Originally published at: http://appletalk.com.au/2018/03/monday-morning-news260318/
Apple’s March 27th education event this week reportedly won’t be live-streamed, but the rumour blogs seem to have a pretty good idea of what we’ll see at the event anyway. The first Apple event for the year and Apple’s first education-focused event since 2012 is expected to bring a cheaper iPad and the possibility of a cheaper MacBook Air, although the only real educational news might be the release of iOS 11.3 with ClassKit and an updated Classroom app for teachers to lead students through lessons. We’ll see how it all shakes out on Wednesday.
A cheaper iPad is always good, but it seems unlikely Apple’s going to just drop the price on a device that’s already relatively cheap. Rumours claim this cheaper iPad will feature better performance, with the possibility of supporting either the current Apple Pencil or an updated model, for compatibility with both the regular iPad and the iPad Pro. The cheaper MacBook Air is said to have an outside chance of being released, seeing as — let’s not forget — this is an education-focused event, with limited time for new hardware announcements.
Apple CEO Tim Cook recently opened the China Development Forum with comments about the brewing trade war between China and the US. Cook acknowledges that both countries haven’t necessarily benefitted equally from history, but he hopes that cooler heads will prevail this time around, with the leaders of both countries hopefully being able to act rationally moving forward.
Tim Cook also called for well-crafted regulations surrounding data privacy, in light of recent news regarding the misuse of Facebook user information. Cook wants regulation to prevent the misuse of user information, including ways to prevent user information being collated and used in ways without their knowledge, which is pretty much what social networks exist to do.
Apple has proposed new accessibility emojis to the Unicode Consortium. Guide dogs, hearing aids, prosthetic limbs, wheelchairs, and other accessibility-related emojis are all part of Apple’s submission to better represent individuals with disabilities, with the initial list not intended to be an exhaustive list of all possible depictions of disabilities, but merely a starting point.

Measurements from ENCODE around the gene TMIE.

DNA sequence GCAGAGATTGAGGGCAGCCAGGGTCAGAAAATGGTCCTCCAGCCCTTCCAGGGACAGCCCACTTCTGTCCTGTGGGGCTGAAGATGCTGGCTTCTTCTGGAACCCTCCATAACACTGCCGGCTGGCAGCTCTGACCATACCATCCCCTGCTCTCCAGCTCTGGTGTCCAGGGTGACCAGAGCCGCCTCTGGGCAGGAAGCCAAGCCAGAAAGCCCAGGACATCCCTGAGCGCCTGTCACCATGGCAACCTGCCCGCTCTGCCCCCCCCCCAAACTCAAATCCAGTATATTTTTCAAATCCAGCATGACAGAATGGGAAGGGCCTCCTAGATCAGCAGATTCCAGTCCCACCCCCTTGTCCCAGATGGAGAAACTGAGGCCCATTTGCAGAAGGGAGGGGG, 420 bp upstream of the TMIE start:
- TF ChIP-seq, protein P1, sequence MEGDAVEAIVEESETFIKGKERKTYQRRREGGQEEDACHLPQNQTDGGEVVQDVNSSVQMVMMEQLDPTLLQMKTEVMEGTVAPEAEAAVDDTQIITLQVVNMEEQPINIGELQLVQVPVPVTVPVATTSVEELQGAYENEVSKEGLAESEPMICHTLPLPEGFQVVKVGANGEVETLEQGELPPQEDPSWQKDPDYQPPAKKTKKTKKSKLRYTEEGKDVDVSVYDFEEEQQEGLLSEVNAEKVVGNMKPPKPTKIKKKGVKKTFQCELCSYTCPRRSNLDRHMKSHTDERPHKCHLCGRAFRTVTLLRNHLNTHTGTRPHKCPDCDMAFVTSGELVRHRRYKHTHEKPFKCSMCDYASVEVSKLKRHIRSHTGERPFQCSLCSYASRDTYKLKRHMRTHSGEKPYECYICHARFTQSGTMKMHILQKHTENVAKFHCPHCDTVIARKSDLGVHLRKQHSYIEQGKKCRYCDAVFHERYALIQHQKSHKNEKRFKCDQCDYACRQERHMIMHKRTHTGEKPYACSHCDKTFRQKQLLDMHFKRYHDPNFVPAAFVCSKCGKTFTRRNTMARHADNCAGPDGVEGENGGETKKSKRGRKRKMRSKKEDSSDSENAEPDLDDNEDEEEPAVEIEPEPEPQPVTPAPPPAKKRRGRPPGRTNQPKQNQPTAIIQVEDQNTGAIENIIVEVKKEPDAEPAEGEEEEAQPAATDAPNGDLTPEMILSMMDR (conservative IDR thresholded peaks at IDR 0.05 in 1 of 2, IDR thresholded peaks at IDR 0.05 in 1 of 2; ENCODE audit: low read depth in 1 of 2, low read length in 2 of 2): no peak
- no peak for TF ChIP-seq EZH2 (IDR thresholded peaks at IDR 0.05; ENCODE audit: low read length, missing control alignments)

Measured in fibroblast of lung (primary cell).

Another study from the developers of the Cardiogram app and researchers at the University of California has shown that the Apple Watch can detect abnormal heart rhythms with incredible accuracy. A 97% accuracy rate beats out the KardiaBand, an FDA-approved Apple Watch accessory that also monitors heart rate. The developers note that the Apple Watch isn’t a replacement for a traditional EKG to detect abnormal heart rhythm issues, but can assist in their diagnosis much earlier.
Analysts claim we’ll see an iPhone with a foldable display in 2020. While the analyst from the Bank of America seems to think Apple is working on a foldable phone, it’s one thing to have a permanently folded-display like in the iPhone X, and another thing entirely to have a display that can be folded and unfolded at will.
MacRumours tells us how to enable better Bluetooth audio codecs for your Bluetooth headphones. Even though your Bluetooth cans might support a more advanced audio codec like AAC or aptX, some fall back to the standard Bluetooth audio codec SBC for audio playback when connected to your Mac. Luckily, there’s an easy way to get your devices talking to each other with better fidelity.
Hilariously, the Church of England now accepts contactless donations, including Apple Pay. I’m surprised it’s taken this long.
Also somewhat humorously is the fact Apple has fixed their ad that showed off a visual bug in iOS, before they fixed the bug itself. To be fair, the ad was probably the easier fixed of the two, with Apple seemingly playing whack-a-mole with public, sometimes serious, bugs for the last few months.